How to support safe driving at work

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Gudela Grote. Departement Management, Technology, and Economics ETH Zürich. Presentación para el I Agora de Seguridad Vial celebrado en Valencia

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How to support safe driving at work

  1. 1. How to support safe driving at work –Possible safety culture interventionsProf. Dr. Gudela GroteDepartement Management, Technology, and EconomicsETH Zürich
  2. 2. Overview Gudela Grote Page2 A general model for safe driving at work Characteristics of driver behavior Organizational factors influencing safe driving Supporting organizational and cultural change
  3. 3. Gudela GroteSafe driving at work – a general model Page3Personal factors•Capability•Age, gender•Sensation seeking•Physical and mental stateTask factors•(Multiple) demands Driver Driving•Duration behavior effects•Timing and time pressure •Vigilance •Performance •Control •Traffic offencesOrganizational factors •Risk-taking •Accidents•Leadership •Errors •Incidents•Safety management•Shared norms and valuesEnvironmental factors•Road and vehicle conditions•Other road users•Weather
  4. 4. Gudela GroteSafe driving at work – a general model Page4Personal factors•Capability•Age, gender•Sensation seeking•Physical and mental stateTask factors•(Multiple) demands Driver Driving•Duration behavior effects•Timing and time pressure •Vigilance •Performance •Control •Traffic offencesOrganizational factors •Risk-taking •Accidents•Leadership •Errors •Incidents•Safety management•Shared norms and valuesEnvironmental factors•Road and vehicle conditions•Other road users•Weather
  5. 5. Unrealistic optimism and illusion of Gudela Grote Page5control People underestimate the likelihood of bad outcomes and overestimate the likelihood of good outcomes for themselves compared to others. This tendency is strengthened for outcomes perceived as controllable by the person. Examples: - Newlyweds expect their marriage to last a lifetime, even while aware of the divorce statistics. - Smokers believe they are less at risk of developing smoking-related diseases than others who smoke. - Car drivers estimate their chances of an accident when driving under the influence of alcohol as lower than for drunken driving in general.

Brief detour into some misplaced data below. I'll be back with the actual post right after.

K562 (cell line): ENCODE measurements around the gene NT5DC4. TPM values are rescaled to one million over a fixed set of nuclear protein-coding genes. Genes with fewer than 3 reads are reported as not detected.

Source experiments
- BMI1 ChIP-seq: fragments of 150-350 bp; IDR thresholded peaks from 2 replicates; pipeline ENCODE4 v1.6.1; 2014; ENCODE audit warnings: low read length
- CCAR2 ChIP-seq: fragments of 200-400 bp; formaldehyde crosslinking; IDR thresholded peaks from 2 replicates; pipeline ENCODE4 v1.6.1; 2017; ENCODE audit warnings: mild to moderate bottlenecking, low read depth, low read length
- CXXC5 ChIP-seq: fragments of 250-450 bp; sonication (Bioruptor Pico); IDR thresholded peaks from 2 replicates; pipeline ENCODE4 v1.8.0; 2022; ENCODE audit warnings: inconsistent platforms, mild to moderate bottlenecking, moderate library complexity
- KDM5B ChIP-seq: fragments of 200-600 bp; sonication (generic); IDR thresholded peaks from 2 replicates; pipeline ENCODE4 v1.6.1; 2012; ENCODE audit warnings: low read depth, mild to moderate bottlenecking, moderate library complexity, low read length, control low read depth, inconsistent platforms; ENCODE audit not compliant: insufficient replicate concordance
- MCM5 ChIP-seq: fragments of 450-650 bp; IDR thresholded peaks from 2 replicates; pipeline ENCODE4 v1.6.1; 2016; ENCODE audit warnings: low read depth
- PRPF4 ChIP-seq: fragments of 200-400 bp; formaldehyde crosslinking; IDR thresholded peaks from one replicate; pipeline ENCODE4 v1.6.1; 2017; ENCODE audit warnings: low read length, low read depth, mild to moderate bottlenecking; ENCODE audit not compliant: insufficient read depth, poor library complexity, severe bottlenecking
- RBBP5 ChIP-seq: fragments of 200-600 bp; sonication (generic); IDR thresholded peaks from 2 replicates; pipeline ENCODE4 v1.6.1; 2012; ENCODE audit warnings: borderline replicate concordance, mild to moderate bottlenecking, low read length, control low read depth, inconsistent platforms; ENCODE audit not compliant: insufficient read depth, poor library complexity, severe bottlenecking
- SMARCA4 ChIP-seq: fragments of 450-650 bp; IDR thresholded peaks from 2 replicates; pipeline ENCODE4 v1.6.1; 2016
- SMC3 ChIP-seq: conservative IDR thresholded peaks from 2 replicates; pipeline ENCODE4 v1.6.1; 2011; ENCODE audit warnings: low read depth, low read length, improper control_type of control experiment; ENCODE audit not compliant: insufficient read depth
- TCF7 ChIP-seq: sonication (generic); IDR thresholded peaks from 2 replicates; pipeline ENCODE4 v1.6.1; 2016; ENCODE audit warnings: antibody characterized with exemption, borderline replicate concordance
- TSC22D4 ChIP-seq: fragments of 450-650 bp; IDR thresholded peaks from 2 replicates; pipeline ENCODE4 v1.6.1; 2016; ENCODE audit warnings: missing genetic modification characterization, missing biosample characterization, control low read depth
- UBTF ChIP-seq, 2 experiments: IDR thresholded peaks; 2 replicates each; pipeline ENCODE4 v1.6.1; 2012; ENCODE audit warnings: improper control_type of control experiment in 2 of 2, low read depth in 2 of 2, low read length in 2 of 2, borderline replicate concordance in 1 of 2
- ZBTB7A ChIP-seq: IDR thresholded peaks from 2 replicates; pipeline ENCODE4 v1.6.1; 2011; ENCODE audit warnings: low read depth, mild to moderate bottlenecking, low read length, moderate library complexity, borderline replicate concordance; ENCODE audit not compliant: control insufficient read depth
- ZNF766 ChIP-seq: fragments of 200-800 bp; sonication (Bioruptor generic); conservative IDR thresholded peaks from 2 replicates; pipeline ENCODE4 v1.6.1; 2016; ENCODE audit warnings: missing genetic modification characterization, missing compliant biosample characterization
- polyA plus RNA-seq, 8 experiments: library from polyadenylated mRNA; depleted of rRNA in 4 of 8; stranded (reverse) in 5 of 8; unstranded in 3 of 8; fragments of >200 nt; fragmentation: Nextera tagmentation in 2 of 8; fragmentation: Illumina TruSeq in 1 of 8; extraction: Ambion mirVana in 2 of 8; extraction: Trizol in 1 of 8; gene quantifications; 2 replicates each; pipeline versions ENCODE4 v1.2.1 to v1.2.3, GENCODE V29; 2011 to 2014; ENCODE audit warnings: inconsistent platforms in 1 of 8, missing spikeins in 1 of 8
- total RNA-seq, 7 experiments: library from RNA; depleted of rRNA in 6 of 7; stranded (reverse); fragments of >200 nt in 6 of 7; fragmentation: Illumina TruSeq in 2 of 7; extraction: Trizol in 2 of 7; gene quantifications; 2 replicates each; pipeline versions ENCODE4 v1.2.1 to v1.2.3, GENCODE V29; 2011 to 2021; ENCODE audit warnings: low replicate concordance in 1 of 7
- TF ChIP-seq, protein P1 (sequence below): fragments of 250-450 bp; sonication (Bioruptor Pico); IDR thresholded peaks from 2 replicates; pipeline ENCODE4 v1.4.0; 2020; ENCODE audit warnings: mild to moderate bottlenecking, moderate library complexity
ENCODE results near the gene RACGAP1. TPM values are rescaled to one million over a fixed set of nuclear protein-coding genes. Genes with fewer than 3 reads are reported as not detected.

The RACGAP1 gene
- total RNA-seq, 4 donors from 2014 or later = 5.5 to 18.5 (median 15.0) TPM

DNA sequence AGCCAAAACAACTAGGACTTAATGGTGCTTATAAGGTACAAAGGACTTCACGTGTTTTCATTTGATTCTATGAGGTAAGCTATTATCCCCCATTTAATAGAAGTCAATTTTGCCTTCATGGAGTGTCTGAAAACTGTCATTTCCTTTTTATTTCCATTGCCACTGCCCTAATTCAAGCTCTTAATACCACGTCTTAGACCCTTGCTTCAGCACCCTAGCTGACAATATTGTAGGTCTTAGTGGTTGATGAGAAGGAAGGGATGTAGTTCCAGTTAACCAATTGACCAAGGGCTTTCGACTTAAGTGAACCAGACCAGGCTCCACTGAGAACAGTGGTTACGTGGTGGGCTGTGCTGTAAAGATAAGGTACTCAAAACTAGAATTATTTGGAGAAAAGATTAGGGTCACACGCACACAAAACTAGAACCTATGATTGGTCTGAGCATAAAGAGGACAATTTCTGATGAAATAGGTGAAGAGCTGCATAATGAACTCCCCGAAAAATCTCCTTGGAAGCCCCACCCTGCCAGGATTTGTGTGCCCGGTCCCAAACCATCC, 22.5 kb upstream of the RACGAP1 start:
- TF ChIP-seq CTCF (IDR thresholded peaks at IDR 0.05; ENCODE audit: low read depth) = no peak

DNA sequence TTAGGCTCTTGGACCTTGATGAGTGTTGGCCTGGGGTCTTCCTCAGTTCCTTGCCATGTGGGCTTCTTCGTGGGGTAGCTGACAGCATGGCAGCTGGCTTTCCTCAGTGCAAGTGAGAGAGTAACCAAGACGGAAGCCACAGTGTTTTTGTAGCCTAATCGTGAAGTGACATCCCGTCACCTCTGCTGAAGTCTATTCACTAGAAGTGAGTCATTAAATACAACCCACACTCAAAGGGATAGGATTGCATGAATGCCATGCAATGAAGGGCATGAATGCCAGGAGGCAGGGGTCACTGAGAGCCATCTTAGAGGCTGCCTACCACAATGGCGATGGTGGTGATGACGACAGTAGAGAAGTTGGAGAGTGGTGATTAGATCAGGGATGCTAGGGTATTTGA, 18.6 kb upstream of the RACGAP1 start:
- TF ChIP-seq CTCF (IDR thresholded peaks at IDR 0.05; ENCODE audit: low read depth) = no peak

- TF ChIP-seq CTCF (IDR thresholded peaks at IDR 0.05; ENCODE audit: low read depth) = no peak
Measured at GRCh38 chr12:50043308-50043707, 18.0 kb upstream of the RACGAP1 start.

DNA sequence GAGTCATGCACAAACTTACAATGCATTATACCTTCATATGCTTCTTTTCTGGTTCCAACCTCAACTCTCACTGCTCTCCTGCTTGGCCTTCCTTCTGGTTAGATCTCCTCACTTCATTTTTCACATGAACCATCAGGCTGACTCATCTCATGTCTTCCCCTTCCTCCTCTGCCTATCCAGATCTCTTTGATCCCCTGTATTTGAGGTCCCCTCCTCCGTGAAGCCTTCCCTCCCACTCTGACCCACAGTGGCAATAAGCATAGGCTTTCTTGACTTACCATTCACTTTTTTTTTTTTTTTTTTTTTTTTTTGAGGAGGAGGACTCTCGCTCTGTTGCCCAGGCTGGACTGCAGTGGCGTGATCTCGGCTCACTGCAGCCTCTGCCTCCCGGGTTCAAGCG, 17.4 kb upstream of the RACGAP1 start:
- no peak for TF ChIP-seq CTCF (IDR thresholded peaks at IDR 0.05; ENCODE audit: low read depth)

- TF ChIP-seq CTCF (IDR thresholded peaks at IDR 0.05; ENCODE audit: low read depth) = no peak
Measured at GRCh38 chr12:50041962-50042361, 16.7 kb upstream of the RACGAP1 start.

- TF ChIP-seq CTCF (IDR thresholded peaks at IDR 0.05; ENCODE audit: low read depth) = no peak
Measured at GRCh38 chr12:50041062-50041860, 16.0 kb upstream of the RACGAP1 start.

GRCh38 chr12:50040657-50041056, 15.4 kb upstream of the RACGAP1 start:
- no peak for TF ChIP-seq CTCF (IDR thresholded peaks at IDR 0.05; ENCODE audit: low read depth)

6. 6. Risk perception in driving (Fuller, 2005) Gudela Grote Page6 Felt risk mirrors task difficulty. Task difficulty is determined by task demands and individual capability. Estimated statistical risk and felt risk regarding speed only coincide at higher speeds where task demands approach individual capability (= task difficulty is very high).
  7. 7. Risk as benefit: Risk seeking behavior Gudela Grote Page7 Risk seeking versus risk avoidance - Personality characteristic - Cultural norm - Affected by situational characteristics • gain versus loss • personal control
  8. 8. Different types of driver errors Gudela Grote Page8(Reason et al., 1990) Lapse - e.g. attempt to drive away from traffic light in third gear Mistake - e.g. underestimate the speed of oncoming vehicle when overtaking Violation - Unintended: e.g. unknowingly speeding - Deliberate: e.g. get involved in races with other drivers
  9. 9. Measures to avoid driver errors Gudela Grote Page9 Lapse  Support vigilance Mistake  Increase training and experience Violation - Unintended  Support vigilance - Deliberate  Change individual and collective behavior norms
  10. 10. Gudela GroteSafe driving at work – a general model Page10Personal factors•Capability•Age, gender•Sensation seeking•Physical and mental stateTask factors•(Multiple) demands Driver Driving•Duration behavior effects•Timing and time pressure •Vigilance •Performance •Control •Traffic offencesOrganizational factors •Risk-taking •Accidents•Leadership •Errors •Incidents•Safety management•Shared norms and valuesEnvironmental factors•Road and vehicle conditions•Other road users•Weather